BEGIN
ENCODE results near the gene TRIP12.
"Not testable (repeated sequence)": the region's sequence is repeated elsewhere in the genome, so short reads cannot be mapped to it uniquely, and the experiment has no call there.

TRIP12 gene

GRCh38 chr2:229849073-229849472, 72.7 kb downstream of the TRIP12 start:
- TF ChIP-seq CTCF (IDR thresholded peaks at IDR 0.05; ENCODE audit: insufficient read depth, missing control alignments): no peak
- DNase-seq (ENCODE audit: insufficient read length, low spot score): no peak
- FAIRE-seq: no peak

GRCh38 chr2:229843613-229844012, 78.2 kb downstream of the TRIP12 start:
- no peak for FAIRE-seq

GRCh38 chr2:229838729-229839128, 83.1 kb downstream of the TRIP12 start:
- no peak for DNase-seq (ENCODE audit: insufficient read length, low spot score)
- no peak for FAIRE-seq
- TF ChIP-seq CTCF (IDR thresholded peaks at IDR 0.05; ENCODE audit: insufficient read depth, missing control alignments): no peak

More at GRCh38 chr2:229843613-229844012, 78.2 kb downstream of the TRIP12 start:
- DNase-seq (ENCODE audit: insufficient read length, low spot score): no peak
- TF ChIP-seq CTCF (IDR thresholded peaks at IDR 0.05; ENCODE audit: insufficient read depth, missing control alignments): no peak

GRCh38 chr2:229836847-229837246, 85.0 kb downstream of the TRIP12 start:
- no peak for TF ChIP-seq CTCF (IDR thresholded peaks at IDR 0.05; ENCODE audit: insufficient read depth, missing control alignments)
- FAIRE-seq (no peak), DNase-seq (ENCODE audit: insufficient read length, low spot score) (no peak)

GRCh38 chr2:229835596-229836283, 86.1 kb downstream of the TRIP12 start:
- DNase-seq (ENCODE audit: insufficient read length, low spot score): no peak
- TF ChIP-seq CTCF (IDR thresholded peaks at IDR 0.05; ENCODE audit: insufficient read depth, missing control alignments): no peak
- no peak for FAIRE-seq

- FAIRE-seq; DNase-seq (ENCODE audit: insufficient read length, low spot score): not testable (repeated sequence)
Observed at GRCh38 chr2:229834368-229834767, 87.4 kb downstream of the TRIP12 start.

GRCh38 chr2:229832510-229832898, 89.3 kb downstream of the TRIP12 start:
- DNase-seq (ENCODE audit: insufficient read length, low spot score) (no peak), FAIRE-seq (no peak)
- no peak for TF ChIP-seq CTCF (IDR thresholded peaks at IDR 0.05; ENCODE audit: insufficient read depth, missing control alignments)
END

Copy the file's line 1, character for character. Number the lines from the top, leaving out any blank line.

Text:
ENCODE results near the gene TRIP12.